From the Virginia Society of Certified Public Accountants - Presented by Dean Knepper, CPA, CFP®


(December 2007) -- Your car breaks down and you need repairs immediately. You or a loved one has a medical problem and there are related expenses that aren’t covered by insurance. Or, you can’t work temporarily because of an illness or injury.

Do you have enough money available to pay for unforeseen expenses in a crisis? The best way to make sure you do is to set up an emergency fund that you can tap into when the unexpected happens, according to the Virginia Society of CPAs.

Start small

To get off to a good start, don’t get overwhelmed by the idea of creating a fund to cover all your expenses for any contingency. Instead, pick a reasonable amount that is manageable for you to set aside every week.

Establish a regular saving schedule

Stick to your regular deposits. If you save as little as $5 a week, you’ll be amazed at how quickly cash can add up once saving becomes a routine. If you do need to tap into the emergency fund, remember to pay yourself back. You can do that by increasing the amount you save each week until you have replenished the account. If that works, try to keep saving at that higher level as long as your budget allows.

Set a realistic goal

How much money should there be in your emergency fund? Experts recommend that you have from three to six months of expenses in reserve just in case you lose your job. If that sounds impossible, don’t be discouraged. The most important step is starting with small but steady deposits. Pick a small goal —maybe $500 or $1,000 — and aim to have that much by a certain date. Once you’ve achieved that, set a new goal. If saving six months’ worth of expenses sounds impossible, then aim to save enough for several months’ worth of expenses.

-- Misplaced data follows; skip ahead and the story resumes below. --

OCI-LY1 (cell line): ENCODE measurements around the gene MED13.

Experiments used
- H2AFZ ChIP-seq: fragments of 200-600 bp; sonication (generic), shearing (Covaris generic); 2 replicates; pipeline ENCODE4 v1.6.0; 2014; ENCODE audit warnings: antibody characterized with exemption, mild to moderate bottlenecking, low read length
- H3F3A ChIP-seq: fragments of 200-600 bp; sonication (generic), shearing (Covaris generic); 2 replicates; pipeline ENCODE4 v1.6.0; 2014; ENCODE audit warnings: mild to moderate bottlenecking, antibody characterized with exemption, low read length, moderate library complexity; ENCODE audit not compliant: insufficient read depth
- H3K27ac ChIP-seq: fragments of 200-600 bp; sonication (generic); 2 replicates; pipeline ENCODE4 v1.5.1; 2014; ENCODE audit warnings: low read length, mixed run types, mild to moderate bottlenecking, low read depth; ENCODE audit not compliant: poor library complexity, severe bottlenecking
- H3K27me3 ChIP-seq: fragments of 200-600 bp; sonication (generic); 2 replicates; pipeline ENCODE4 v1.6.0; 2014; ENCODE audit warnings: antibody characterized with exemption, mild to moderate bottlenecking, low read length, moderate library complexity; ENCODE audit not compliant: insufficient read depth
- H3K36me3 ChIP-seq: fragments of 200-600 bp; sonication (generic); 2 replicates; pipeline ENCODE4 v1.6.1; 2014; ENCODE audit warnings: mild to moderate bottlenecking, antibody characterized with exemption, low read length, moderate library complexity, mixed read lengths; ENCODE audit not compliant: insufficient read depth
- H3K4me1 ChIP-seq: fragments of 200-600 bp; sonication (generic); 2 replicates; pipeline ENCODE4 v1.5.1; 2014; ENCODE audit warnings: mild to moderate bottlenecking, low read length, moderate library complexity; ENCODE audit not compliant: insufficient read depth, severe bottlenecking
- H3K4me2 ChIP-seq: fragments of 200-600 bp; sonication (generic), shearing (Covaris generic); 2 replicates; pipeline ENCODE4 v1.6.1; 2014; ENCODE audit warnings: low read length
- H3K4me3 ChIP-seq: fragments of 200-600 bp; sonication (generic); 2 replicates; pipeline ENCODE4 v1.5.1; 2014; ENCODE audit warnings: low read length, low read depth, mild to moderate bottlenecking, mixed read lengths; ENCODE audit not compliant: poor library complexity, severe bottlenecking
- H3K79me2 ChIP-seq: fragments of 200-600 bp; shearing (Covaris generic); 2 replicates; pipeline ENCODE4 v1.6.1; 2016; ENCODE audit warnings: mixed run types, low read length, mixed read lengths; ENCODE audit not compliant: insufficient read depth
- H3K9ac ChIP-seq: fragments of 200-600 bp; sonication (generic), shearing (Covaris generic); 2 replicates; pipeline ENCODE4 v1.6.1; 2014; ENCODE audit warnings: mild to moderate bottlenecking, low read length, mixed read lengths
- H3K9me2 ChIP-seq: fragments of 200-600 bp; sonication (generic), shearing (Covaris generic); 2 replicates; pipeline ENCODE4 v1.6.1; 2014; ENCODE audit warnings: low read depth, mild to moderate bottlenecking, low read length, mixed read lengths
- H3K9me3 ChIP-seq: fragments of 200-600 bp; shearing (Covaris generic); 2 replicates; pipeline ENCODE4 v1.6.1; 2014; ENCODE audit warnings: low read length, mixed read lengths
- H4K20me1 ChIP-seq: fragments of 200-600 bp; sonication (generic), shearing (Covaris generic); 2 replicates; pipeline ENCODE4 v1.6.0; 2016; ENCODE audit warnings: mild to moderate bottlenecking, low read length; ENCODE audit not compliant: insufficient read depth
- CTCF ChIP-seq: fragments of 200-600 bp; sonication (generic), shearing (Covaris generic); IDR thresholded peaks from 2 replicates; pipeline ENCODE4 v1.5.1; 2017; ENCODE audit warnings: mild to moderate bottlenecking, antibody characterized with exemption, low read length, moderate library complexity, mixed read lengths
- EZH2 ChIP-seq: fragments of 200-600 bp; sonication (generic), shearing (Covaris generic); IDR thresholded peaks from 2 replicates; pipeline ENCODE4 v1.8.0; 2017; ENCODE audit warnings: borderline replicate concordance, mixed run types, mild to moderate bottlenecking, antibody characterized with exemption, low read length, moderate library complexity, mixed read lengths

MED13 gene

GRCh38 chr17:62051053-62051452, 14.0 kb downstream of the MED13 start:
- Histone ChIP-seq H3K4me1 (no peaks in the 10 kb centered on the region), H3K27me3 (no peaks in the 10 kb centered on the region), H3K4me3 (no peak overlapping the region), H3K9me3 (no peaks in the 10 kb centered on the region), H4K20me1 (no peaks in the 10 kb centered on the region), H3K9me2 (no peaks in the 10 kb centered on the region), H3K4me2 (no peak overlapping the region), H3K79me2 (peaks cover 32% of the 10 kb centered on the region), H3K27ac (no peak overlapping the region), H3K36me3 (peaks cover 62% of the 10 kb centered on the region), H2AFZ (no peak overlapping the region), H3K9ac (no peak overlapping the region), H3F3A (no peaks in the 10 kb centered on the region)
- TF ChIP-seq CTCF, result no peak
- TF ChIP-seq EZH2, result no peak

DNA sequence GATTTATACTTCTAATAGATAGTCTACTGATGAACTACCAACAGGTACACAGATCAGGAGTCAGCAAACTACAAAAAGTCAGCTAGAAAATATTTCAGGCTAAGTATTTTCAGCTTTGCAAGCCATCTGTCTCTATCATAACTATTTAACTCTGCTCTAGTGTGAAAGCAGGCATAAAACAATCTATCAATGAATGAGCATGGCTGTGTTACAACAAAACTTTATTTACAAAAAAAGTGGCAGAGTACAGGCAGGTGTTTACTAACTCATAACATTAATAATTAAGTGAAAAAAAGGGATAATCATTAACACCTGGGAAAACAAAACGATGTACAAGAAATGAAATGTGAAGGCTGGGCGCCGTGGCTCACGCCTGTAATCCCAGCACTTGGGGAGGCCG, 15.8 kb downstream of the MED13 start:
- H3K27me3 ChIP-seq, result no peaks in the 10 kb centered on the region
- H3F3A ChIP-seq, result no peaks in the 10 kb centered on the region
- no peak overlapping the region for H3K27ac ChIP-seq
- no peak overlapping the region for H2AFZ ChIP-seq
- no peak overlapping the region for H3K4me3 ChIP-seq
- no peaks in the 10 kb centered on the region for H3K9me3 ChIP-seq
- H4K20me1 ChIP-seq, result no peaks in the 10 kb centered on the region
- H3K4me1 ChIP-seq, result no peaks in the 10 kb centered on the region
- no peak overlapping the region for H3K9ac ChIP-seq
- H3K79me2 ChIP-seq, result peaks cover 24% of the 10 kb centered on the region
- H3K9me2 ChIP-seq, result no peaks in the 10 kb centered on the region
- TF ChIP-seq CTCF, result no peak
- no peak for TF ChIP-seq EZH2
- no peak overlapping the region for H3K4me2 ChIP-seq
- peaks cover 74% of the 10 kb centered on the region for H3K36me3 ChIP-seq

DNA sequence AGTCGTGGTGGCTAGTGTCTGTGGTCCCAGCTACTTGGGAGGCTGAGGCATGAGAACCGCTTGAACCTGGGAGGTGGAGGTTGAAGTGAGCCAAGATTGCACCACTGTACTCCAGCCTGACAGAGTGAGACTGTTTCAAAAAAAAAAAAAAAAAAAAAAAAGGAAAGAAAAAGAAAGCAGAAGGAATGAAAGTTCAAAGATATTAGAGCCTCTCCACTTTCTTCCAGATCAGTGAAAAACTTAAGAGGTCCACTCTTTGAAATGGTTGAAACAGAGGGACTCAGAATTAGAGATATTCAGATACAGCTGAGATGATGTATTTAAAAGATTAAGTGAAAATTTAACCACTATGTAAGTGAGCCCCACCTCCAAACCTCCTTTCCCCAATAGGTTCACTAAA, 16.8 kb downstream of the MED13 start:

Limit access

You should be able to access your emergency cash readily when a crisis occurs, but if the money is too easy to get, you may end up using it for unintended purposes. Don’t accumulate the money in your checking account, for example, where it can easily be siphoned off for everyday expenses. Instead, open a separate interest-bearing savings account for your emergency dollars, and resolve to leave them untouched until you really need them.

Define “emergency”

Determine what you mean by “emergency” and stick to your definition. For example, you may decide you’ll only use the money for medical emergencies, if someone in the family loses a job or is unable to work or in the event of an accident or disaster. Establish in advance that finding a great deal on a beach vacation is not an “emergency.” You can always set up another “splurge fund” where you save money for indulgences.

Don’t fall back on your credit cards

Many people use their credit cards to pay for necessities in a crisis, but this is a costly way to cover your needs. You will have to pay interest on the debt rather than earn interest on your emergency cash in an interest-bearing account.

Work with your CPA

No matter what goal you choose, creating a plan and sticking to it are the best ways to get there. Your CPA can help you understand the financial emergencies you might face and the best way to save for them. Contact your CPA today for advice on these and other financial questions.


The Virginia Society of CPAs is the leading professional association dedicated to enhancing the success of all CPAs and their profession by communicating information and vision, promoting professionalism, and advocating members’ interests. Founded in 1909, the Society has nearly 8,000 members who work in public accounting, industry, government and education. This Money Management column and other financial news articles can be found in the Press Room on the VSCPA Web site at


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